A recent report by Niko Partners unveiled intriguing insights into the preferences and behaviors of young gamers in Japan. The study’s findings highlight the dominant role of gaming consoles among the younger demographic and shed light on their attitudes towards different gaming platforms.
The annual “Japan Youth Gamers” report revealed a significant trend: consoles have emerged as the preferred gaming platform for young gamers in Japan. Among the surveyed group of more than 300 gamer-parents of ages 6 to 18, an overwhelming 72.3% favored gaming on consoles, with mobile gaming coming in second at 63.5%. In contrast, a mere 14.7% of respondents indicated playing games on PCs.
The study highlighted that parents of young gamers in Japan tend to favor consoles as well- due to the enhanced control and visibility they offer over gaming content, especially in comparison to other platforms. This insight sheds light on the role of parents in shaping their children’s gaming experiences.
Gamers displayed an average weekly gaming duration of 7.9 hours on mobile devices, lightly edging out the 6.5 hours spent on both consoles and PCs. This demonstrates the substantial role mobile gaming plays in their entertainment routines.
Additionally, young gamers seem to be more receptive to diverse gaming content compared to their adult counterparts. The report revealed that 46% of the surveyed teens expressed interest in foreign game titles, e-sports, live streaming games, and content creators, as opposed to only 12% of overall Japanese gamers.
Lisa Hanson, CEO and founder of Niko Partners,emphasized the potential for non-Japanese gaming companies to expand their presence in Japan. With a sizable youth gamer demographic that exhibits openness to diverse gaming experiences, the country offers an appealing market opportunity for international gaming firms.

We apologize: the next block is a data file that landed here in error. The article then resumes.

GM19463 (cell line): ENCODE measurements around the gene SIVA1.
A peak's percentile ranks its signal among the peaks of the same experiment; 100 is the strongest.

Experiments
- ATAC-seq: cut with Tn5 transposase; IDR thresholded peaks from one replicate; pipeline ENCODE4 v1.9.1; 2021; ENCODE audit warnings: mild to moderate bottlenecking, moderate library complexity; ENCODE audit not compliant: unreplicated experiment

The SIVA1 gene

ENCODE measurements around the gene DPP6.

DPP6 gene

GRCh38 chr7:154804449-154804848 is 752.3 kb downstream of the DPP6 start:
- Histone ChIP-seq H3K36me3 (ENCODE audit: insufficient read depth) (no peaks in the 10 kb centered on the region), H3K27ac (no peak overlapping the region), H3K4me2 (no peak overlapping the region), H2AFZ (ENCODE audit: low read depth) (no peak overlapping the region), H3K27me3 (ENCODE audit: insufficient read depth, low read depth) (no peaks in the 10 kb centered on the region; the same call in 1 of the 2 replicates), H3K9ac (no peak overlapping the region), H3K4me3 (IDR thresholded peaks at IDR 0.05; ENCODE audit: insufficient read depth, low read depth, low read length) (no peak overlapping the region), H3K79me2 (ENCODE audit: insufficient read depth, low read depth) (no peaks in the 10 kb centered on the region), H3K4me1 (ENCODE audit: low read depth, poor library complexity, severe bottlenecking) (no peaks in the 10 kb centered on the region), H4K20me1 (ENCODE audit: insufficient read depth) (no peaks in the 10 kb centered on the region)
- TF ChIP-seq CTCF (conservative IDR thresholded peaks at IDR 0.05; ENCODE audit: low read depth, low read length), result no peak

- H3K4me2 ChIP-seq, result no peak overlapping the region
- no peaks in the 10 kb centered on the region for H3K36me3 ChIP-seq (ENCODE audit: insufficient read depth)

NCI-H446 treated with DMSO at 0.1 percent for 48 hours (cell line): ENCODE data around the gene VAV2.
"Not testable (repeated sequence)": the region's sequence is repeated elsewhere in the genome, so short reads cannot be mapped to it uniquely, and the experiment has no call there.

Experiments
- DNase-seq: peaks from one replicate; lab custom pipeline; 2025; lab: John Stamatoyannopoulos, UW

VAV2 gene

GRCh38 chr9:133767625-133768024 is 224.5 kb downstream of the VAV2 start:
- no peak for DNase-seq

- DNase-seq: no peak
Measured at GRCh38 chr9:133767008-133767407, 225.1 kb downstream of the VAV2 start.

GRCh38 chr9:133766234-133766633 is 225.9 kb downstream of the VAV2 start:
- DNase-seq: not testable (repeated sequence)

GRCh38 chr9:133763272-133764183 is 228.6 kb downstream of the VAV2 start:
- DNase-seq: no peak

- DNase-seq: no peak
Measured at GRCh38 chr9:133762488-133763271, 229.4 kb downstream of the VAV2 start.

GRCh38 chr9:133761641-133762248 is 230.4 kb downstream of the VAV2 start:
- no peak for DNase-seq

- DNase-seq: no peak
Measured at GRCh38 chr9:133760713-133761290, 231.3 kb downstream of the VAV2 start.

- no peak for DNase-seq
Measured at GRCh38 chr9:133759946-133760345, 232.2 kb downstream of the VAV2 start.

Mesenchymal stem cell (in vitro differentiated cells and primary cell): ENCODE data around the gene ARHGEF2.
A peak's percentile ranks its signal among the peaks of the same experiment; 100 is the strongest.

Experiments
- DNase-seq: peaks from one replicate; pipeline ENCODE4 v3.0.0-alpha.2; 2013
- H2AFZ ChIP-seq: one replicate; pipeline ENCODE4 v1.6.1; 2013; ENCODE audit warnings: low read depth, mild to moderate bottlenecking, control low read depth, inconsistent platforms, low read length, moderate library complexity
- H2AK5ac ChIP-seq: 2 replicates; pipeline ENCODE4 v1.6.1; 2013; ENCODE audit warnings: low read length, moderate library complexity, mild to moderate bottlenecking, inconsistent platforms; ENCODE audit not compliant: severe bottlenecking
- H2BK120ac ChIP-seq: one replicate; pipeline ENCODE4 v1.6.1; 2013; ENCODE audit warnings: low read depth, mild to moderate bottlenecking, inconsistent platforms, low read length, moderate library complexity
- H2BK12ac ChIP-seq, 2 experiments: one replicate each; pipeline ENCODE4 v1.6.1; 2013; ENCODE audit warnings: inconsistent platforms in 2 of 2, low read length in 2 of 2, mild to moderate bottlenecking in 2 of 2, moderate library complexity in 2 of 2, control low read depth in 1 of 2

“There is an opportunity for non-Japanese gaming companies to expand and increase their presence in Japan, as the country’s youth gamers is a potential market on its own,” as Lisa Hanson stated.
The survey findings also highlighted the proactive role of Japanese parents in supervising their children’s gaming activities. A considerable 67% of parents believed that it’s their responsibility to oversee gaming time, rather than relying on governmental regulations. Almost half (45.8%) of the gamers agree with their parents. This perspective reflects a desire for self-regulation within the family unit.
In parallel, the report discovered that Japanese parents tend to hold a favorable view of gaming and are often gamers themselves. This alignment in views between parents and young gamers underscores the evolving dynamics of gaming in Japanese households.
In addition, a separate study conducted by Niko Partners last month yielded interesting findings. The report revealed that women comprise 37% of game players across the Asian region. According to another recent study, the worldwide games market is expected to produce $187.7 billion in revenue this year.